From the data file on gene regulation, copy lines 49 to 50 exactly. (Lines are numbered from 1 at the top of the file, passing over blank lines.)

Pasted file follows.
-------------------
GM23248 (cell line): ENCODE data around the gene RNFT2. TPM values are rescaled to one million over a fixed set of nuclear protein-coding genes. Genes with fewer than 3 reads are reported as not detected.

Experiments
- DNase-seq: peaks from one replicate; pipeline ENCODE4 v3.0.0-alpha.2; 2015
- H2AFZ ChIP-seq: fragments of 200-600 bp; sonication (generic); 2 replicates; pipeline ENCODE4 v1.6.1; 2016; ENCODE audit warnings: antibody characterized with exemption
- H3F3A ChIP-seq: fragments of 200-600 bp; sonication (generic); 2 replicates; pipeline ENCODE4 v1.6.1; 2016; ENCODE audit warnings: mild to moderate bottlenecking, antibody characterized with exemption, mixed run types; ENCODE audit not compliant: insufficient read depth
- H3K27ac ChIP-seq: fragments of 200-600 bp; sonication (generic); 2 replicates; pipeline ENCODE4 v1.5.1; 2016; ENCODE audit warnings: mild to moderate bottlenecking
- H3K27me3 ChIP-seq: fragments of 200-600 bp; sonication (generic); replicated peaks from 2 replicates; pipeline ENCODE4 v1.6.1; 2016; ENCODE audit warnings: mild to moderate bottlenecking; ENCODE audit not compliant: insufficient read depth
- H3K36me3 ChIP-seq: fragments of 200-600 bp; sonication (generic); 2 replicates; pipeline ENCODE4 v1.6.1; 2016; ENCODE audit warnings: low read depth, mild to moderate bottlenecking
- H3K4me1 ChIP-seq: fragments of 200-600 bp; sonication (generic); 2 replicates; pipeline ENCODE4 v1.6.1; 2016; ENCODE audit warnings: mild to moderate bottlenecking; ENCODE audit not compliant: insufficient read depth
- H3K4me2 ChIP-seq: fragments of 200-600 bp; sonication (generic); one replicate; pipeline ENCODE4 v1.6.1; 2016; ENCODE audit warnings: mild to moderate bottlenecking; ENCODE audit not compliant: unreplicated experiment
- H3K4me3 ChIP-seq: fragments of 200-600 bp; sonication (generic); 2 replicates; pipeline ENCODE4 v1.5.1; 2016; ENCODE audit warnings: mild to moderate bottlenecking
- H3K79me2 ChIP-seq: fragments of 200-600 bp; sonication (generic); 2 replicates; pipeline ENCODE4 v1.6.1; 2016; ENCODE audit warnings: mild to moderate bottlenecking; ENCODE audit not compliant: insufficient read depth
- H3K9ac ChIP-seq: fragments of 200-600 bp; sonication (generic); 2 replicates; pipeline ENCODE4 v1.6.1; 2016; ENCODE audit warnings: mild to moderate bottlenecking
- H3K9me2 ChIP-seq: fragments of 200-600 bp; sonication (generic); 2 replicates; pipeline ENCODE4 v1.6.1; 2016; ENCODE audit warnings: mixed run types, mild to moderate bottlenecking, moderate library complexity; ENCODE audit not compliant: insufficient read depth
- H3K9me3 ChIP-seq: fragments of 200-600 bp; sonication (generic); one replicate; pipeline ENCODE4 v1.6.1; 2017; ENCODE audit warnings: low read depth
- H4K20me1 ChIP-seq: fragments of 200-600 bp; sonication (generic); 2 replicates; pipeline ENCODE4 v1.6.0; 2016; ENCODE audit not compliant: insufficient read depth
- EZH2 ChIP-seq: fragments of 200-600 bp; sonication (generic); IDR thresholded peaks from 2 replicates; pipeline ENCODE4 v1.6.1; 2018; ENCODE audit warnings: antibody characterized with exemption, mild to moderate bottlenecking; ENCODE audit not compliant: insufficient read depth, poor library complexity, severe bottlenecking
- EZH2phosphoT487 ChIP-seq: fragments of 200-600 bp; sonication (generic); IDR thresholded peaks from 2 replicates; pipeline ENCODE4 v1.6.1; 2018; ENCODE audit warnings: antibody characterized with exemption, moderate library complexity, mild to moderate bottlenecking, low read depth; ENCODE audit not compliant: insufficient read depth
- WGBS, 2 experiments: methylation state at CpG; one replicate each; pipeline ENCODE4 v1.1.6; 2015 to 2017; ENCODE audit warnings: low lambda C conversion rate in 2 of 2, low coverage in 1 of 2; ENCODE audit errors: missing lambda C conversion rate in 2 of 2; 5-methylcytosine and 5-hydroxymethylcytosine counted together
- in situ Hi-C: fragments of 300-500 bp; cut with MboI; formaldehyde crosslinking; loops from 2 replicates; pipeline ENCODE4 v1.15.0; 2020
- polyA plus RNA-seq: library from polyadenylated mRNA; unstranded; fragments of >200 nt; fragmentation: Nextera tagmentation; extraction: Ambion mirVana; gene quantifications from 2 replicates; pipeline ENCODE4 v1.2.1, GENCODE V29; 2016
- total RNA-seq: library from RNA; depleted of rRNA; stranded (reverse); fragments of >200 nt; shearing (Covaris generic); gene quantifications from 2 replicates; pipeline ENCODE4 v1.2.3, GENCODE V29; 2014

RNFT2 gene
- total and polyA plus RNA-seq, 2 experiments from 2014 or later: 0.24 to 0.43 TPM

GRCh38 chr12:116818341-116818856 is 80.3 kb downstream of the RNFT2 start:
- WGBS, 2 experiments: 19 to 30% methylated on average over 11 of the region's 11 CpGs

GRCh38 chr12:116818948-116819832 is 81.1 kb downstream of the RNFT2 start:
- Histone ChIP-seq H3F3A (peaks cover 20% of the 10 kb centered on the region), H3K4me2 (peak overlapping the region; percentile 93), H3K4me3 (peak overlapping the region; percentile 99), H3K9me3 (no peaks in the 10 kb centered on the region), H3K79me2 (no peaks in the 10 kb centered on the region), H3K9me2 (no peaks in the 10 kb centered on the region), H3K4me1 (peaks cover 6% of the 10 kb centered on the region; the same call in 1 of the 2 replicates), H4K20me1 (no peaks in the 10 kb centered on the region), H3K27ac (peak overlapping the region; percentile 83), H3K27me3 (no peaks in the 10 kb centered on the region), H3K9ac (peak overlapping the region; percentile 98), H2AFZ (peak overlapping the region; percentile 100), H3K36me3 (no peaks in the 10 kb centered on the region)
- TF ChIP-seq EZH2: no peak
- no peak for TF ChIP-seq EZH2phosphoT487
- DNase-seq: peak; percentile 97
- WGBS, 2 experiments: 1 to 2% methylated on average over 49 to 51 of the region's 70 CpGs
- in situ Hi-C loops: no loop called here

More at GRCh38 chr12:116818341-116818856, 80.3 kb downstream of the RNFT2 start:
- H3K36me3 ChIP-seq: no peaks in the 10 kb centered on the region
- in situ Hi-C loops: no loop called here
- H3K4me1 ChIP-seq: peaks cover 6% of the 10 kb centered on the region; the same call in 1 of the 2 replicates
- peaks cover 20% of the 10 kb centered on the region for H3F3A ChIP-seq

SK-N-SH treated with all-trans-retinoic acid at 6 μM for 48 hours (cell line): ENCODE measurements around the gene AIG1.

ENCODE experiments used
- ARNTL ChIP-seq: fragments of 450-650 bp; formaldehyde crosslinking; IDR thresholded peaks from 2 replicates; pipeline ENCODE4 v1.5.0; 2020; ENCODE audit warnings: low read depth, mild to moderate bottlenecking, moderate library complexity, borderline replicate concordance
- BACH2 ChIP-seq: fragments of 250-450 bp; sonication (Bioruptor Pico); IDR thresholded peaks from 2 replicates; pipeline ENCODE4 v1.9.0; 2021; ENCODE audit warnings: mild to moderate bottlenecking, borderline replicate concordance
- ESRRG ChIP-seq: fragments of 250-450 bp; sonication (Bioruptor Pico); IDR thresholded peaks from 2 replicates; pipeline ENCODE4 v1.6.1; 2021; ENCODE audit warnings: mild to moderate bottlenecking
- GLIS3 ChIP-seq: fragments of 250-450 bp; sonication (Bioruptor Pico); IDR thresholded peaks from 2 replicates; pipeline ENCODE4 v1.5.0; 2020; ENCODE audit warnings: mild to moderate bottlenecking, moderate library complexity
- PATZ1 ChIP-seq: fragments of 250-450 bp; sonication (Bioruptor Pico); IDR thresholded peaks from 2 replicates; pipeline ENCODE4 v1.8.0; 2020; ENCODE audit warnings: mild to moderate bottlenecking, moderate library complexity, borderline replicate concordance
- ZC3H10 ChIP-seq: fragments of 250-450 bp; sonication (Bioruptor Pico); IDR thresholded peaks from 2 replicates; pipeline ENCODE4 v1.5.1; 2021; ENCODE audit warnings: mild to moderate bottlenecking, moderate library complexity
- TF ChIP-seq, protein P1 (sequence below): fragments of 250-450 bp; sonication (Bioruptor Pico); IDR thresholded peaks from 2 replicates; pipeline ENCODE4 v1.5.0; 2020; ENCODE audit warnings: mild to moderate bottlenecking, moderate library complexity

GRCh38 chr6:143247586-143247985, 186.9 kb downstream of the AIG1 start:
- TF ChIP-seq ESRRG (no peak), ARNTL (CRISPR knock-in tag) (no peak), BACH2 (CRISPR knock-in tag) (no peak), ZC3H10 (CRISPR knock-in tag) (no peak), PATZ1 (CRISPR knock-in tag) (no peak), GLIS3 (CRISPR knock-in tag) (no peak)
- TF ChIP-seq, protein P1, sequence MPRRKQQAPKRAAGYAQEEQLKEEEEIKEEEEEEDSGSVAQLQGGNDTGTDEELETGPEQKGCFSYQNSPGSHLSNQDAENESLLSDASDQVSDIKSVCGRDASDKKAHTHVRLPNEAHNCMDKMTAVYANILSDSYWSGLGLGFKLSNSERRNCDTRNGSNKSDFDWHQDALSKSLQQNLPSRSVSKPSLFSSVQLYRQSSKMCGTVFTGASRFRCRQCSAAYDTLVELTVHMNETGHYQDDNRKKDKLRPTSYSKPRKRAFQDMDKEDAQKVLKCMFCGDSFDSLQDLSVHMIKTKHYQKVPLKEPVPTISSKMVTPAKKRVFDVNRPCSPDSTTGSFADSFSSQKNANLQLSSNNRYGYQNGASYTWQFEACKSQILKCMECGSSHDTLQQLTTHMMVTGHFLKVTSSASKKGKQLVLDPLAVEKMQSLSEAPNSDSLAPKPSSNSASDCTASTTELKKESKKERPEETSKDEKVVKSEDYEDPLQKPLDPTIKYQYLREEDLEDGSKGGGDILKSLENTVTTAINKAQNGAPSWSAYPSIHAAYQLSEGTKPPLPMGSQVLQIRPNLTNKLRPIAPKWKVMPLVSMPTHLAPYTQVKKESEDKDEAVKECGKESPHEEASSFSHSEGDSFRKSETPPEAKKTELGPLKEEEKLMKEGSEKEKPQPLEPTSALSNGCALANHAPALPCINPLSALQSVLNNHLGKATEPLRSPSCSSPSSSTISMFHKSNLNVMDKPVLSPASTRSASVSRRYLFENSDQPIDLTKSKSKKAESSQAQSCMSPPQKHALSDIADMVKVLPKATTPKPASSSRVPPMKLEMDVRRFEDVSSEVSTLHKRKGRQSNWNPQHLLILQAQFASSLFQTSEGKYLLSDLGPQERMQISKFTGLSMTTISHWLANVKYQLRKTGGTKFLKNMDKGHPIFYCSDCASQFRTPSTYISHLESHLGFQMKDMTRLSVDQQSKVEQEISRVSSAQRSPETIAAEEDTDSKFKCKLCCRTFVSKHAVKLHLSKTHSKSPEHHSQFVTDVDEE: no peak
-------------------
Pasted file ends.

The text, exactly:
- TF ChIP-seq ESRRG (no peak), ARNTL (CRISPR knock-in tag) (no peak), BACH2 (CRISPR knock-in tag) (no peak), ZC3H10 (CRISPR knock-in tag) (no peak), PATZ1 (CRISPR knock-in tag) (no peak), GLIS3 (CRISPR knock-in tag) (no peak)
- TF ChIP-seq, protein P1, sequence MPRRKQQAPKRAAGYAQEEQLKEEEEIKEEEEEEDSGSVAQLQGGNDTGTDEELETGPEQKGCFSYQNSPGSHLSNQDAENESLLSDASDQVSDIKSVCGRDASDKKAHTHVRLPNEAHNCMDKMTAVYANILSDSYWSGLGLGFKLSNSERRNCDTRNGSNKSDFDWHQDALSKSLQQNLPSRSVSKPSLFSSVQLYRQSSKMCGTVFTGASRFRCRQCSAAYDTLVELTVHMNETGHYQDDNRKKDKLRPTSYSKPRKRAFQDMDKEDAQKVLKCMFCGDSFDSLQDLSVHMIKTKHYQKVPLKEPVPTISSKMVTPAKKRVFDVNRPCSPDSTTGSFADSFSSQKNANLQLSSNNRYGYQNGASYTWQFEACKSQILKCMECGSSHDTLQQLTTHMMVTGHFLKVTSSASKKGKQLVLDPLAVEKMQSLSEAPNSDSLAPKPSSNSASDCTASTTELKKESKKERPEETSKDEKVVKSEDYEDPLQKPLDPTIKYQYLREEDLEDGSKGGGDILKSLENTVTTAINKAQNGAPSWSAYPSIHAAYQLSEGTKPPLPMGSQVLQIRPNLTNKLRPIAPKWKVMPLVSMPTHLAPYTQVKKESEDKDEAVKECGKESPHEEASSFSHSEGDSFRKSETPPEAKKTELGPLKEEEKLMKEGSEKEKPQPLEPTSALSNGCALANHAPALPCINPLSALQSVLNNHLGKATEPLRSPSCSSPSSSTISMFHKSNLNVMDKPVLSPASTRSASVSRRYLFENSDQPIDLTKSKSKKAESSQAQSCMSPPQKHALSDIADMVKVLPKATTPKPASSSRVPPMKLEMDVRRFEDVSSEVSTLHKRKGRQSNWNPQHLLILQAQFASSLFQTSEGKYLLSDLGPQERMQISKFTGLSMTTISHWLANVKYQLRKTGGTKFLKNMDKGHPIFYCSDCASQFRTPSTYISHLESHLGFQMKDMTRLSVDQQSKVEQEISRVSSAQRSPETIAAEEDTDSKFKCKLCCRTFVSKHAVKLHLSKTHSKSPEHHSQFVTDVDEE: no peak